Honestly, I don’t think it’s worth your time or mine to elaborate just slightly on the praise I listed in the spoiler-free review above. So here, have a few reviews that have already praised the book beautifully:
- Diana @ Diana Prince Reviews offers a fantastic discussion of the book’s finer points, and its portrayal of abusive vs. healthy relationships.
- The Bibliotheque writes beautifully about Rhysand and why everyone’s obsessed with him.
- Alisa @ Reality’s a Bore gushes praise, which makes for fun reading.
- Anna @ Star-Crossed Book Blog writes up a fascinating contrast between this book with its prequel.
And actually, I’m not going to elaborate on all of the criticisms I listed above, either. We’d be here forever if I did, and during that time you could’ve read or reread the book. I’ll just touch on a few issues and call it a day.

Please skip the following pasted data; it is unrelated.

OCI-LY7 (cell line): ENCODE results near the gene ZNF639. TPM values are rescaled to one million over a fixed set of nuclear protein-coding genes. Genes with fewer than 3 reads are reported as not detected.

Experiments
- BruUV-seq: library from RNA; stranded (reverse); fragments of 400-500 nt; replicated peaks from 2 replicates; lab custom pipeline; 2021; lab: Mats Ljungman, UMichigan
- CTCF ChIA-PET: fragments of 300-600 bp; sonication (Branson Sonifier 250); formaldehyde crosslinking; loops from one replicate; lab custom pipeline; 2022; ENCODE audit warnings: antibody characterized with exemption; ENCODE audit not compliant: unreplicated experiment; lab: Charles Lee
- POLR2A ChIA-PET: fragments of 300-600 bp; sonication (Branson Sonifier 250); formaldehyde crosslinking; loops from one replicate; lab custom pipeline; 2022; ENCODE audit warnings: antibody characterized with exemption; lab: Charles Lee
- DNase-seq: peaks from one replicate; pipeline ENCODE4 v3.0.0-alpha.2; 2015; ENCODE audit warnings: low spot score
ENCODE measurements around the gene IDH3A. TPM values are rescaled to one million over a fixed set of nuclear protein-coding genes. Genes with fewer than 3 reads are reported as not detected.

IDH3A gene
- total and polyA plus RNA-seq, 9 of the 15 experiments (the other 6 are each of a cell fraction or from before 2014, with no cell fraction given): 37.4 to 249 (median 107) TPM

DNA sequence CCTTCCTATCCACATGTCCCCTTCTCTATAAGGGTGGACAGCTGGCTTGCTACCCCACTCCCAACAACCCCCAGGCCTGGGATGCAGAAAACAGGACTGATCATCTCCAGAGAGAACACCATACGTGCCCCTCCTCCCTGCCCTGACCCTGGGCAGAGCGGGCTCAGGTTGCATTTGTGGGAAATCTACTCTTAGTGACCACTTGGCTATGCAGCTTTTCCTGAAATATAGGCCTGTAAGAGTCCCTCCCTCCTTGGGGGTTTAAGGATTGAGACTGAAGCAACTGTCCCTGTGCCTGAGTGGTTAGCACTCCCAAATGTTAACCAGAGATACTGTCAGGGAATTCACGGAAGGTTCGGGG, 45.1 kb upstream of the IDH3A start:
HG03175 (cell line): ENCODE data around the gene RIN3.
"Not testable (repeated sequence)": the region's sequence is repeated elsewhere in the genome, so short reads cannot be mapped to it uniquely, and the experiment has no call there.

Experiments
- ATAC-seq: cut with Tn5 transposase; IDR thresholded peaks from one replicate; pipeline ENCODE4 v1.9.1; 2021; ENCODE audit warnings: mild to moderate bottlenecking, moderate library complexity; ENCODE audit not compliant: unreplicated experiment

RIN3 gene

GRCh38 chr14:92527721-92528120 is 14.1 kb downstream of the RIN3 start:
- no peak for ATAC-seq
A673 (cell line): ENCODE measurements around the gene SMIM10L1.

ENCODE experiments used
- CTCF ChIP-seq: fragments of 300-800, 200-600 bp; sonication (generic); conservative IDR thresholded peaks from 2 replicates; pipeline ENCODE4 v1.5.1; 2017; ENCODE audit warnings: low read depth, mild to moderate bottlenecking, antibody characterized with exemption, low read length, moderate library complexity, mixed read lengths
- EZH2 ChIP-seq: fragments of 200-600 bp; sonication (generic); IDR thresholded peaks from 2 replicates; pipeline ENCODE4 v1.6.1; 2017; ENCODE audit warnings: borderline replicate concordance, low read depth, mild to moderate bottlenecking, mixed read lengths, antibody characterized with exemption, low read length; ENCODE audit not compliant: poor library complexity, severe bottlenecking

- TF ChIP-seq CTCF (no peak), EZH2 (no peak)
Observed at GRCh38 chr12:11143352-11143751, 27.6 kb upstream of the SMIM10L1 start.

Let me give you a quick example of a slightly purple paragraph. (Note I said slightly purple; this is probably the least purple example I could offer, and I chose it because it’s also one of the shortest.) In this scene, Rhysand (who, FYI, has wings) is flying Feyre to the House of Wind, one of his seats of power as High Lord of the Night Court. Yes, this is a direct quote:
The air was chill, but no wind other than a gentle breeze brushed my face—even as we soared with magnificent precision for the House of Wind.
“Magnificent precision”? Yes, coasting in a fairly straight line is an awe-inspiring accomplishment for someone who’s been flying for several centuries.
This is one of those cases in which the book seems to prioritize the tone and atmosphere its words create (in this case, wonderment and a sense of Rhysand’s awesomeness) over the meaning of its words. Here, its words are implying that a powerful immortal who’s been flying for centuries deserves a god-damn standing ovation for flying in a straight line, which undermines the whole “this dude’s a magnificent badass” message.
So I loled.
Obvious Plot Twists: